October 26 , 07
Yellowstone Bacteria Might Be Missing Link for Biofuels

Researchers looking at bacterial mats in Yellowstone’s thermal pools discovered a strange new species that uses chlorophyll to convert the sun’s energy into chemical energy.

Scientists found the bacteria, called Candidatus Chloracidobacterium thermophilum, in Octopus and Mushroom springs and the Green Finger Pool, not far from Old Faithful. The bacterium grows best in temperatures between 120 and 150 degrees Fahrenheit and could help researchers drastically increase production of biofuels, according to Don Bryant, a professor of biotechnology, biochemistry and molecular biology at Penn State University.

Bryant said it’s rare to find new micro-organisms that are using light energy. Since 1906, scientists have found only three bacteria that show similar capabilities. Further, Chloracidobacterium thermophilum is the first photosynthetic member of a newly discovered group of bacteria called acidobacterium.

Bryant found the bacterium by looking at DNA information gathered by David Ward, a researcher with Montana State University who has spent decades investigating Yellowstone’s bacterial mats. Bryant said he looked through hundreds of DNA sequences on a computer screen to find the new species.

“We’re looking for signatures of genes that are distinctly different than anything that’s known,” he said.

What Bryant found was a DNA sequence that was closely related to DNA in a bacteria called cyanobacteria. Next, Bryant had to prove the bacteria actually existed.

“A virtual organism, something that we had found only on a computer, is not something that can be publishable in Science,” he said. “Most of the next year went in to trying to isolate the organism, finding out what properties it had, and demonstrating that it actually can convert light energy into chemical energy. It’s not whether you’ve got some genes, it’s how you’re using them.”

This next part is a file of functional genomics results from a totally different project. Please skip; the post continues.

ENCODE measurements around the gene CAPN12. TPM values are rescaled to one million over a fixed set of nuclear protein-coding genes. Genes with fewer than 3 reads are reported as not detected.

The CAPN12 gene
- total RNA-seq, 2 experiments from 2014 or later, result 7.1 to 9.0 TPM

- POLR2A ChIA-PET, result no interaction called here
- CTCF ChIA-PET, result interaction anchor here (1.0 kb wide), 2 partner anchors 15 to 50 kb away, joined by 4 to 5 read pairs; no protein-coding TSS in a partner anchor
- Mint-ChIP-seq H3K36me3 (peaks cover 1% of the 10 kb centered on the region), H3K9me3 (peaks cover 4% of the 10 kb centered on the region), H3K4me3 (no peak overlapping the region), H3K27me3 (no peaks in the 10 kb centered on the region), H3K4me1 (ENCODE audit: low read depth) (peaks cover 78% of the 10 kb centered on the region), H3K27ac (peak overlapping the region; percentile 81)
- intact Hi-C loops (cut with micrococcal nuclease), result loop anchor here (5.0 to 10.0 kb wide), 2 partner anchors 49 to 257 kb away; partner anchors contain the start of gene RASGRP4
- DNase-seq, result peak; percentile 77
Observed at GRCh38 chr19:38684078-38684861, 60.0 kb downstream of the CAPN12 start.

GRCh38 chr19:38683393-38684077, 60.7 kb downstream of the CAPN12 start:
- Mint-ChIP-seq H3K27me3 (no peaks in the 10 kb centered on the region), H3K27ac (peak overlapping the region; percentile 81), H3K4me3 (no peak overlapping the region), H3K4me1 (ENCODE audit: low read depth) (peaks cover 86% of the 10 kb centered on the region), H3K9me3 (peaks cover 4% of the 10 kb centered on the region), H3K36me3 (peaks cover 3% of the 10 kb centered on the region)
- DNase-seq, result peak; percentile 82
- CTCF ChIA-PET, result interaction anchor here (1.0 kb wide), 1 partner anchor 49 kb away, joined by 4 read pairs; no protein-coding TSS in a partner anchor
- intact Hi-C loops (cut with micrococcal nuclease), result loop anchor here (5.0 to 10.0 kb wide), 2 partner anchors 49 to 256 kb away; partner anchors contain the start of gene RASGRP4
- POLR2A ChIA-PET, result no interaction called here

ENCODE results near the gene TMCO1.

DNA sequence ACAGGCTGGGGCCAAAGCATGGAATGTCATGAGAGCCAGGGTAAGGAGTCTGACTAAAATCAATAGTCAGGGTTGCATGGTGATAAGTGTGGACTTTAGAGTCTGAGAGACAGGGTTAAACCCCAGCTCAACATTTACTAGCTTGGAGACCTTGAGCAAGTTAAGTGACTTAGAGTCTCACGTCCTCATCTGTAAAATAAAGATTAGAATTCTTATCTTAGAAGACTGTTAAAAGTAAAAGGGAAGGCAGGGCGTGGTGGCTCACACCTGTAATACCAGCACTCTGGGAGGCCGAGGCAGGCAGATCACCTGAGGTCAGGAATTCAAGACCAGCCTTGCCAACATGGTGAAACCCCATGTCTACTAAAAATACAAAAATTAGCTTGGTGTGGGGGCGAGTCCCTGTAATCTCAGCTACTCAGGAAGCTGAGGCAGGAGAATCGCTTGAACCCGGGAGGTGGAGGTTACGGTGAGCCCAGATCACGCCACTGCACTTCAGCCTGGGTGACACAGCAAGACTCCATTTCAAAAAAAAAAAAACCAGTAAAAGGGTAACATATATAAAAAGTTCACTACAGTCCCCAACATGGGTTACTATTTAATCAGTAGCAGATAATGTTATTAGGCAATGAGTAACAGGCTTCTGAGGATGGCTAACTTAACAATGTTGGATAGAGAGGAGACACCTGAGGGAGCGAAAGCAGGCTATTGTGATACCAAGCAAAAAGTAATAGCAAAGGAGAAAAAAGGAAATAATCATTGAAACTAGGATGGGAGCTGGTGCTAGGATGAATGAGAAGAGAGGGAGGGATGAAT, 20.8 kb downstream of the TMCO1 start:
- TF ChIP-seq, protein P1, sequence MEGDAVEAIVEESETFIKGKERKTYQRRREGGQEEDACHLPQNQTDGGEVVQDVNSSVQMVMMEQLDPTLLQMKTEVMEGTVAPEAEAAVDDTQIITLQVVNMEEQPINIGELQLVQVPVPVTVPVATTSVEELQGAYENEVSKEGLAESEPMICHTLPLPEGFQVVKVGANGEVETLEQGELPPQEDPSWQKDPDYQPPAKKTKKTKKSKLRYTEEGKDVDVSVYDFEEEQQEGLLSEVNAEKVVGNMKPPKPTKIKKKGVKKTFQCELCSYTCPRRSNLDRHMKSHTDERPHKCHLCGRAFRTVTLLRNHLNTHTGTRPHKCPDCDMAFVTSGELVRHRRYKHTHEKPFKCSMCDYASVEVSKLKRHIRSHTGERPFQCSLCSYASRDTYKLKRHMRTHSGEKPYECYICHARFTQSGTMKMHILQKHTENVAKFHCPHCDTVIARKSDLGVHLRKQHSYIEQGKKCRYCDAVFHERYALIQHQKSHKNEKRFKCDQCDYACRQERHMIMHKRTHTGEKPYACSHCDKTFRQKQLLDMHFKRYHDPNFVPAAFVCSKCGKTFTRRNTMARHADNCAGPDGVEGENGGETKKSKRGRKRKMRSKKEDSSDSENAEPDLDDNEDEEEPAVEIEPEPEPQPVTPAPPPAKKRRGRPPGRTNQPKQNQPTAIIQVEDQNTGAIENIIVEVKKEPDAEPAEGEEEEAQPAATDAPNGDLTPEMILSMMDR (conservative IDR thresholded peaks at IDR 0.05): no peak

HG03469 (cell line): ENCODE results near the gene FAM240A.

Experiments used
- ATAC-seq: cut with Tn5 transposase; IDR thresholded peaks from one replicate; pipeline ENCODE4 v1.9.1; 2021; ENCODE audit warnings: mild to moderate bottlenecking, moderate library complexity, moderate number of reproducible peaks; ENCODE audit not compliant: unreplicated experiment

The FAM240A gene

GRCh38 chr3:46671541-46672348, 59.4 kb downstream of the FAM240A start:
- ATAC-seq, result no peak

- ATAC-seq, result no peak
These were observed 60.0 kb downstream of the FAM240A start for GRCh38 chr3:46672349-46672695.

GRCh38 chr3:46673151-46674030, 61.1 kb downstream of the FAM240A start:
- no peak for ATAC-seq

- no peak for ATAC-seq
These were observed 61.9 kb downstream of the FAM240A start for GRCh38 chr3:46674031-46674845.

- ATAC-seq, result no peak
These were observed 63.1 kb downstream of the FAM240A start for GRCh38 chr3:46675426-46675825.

Normally, a researcher might grow a group of bacteria on a plate and then by hand separate out the individual bacterium he or she is interested in. Unfortunately, Chloracidobacterium termophilum grows in 130-degree water that is slightly alkaline, making it extremely hard to get a pure culture.

Instead, Bryant started with a group of three bacteria, subjecting study groups to light and dark conditions to find out how well they grew. Eventually, Bryant killed off one bacteria with an herbicide, ruled out another microbe that doesn’t use light to grow, and successfully isolated Chloracidobacterium thermophilum.

“We got the proof that the organism that was growing on light energy,” he said. “We grew the organism repeatedly in light and dark. If you grow it in the dark, it grows much more slowly, if at all. If you grow it in light, it grows much faster.

Chloracidobacterium thermophilum is similar in appearance to E. coli, a rod-shaped single-cell organism two microns in length by three-fourths of a micron in diameter. A micron is 1/1000th the size of the diameter of a piece of lead in a mechanical pencil. The organism or organisms that are very closely related are likely found in hot springs around the world, traveling on the feet of birds as they migrate.

Since his initial discovery, Bryant has gathered evidence that suggests Chloracidobacterium thermophilum is aerobic, or breathes oxygen (another anomaly for a photosynthetic bacteria), and doesn’t take carbon from the atmosphere to increase its cell size and reproduce. Instead, Chloracidobacterium thermophilum likely gets its carbon from the waste of other bacteria.

By removing waste products, Chloracidobacterium thermophilum probably helps other bacteria grow much faster, a prospect that could lead to practical applications. Scientists are currently growing bacterial mats that they ferment to make ethanol. A bacteria that could double the production of biomass for ethanol production could be commercially valuable, Bryant said.

“If you’ve got a system that captures twice as much light energy, then you’re a lot better off,” he said. “We don’t think the Department of Energy [and other organizations] have spent enough time thinking about this. It’s really not all that complicated to get a little more bang for your buck.”